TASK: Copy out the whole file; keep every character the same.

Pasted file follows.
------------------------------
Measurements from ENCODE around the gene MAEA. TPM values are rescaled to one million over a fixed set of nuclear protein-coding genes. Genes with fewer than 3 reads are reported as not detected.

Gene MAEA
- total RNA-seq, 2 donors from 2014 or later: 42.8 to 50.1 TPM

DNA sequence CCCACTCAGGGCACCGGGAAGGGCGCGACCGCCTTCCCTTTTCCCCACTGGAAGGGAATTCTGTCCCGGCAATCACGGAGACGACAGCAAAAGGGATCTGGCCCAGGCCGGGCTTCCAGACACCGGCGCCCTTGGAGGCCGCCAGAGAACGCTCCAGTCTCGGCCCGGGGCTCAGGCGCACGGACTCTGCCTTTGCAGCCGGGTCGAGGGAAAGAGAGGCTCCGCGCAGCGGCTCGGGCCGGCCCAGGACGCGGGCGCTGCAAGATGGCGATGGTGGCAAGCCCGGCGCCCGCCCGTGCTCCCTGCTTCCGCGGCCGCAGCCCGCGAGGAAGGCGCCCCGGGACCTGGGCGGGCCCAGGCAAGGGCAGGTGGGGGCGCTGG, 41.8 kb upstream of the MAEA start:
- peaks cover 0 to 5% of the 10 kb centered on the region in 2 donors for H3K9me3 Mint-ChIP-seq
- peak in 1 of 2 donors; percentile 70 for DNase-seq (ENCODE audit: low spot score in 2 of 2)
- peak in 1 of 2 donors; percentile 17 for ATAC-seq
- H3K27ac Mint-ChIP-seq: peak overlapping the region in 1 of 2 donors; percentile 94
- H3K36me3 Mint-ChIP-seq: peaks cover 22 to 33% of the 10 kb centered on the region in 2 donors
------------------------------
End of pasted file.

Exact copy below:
Measurements from ENCODE around the gene MAEA. TPM values are rescaled to one million over a fixed set of nuclear protein-coding genes. Genes with fewer than 3 reads are reported as not detected.

Gene MAEA
- total RNA-seq, 2 donors from 2014 or later: 42.8 to 50.1 TPM

DNA sequence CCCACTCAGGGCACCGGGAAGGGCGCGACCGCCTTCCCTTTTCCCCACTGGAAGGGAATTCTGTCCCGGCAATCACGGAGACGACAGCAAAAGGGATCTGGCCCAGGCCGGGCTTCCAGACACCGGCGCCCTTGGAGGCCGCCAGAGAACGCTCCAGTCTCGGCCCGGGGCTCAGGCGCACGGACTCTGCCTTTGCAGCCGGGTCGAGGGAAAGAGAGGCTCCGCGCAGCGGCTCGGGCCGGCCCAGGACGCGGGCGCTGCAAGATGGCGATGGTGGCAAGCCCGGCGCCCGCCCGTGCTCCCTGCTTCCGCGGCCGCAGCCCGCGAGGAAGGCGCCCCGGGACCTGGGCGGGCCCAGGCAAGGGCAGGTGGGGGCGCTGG, 41.8 kb upstream of the MAEA start:
- peaks cover 0 to 5% of the 10 kb centered on the region in 2 donors for H3K9me3 Mint-ChIP-seq
- peak in 1 of 2 donors; percentile 70 for DNase-seq (ENCODE audit: low spot score in 2 of 2)
- peak in 1 of 2 donors; percentile 17 for ATAC-seq
- H3K27ac Mint-ChIP-seq: peak overlapping the region in 1 of 2 donors; percentile 94
- H3K36me3 Mint-ChIP-seq: peaks cover 22 to 33% of the 10 kb centered on the region in 2 donors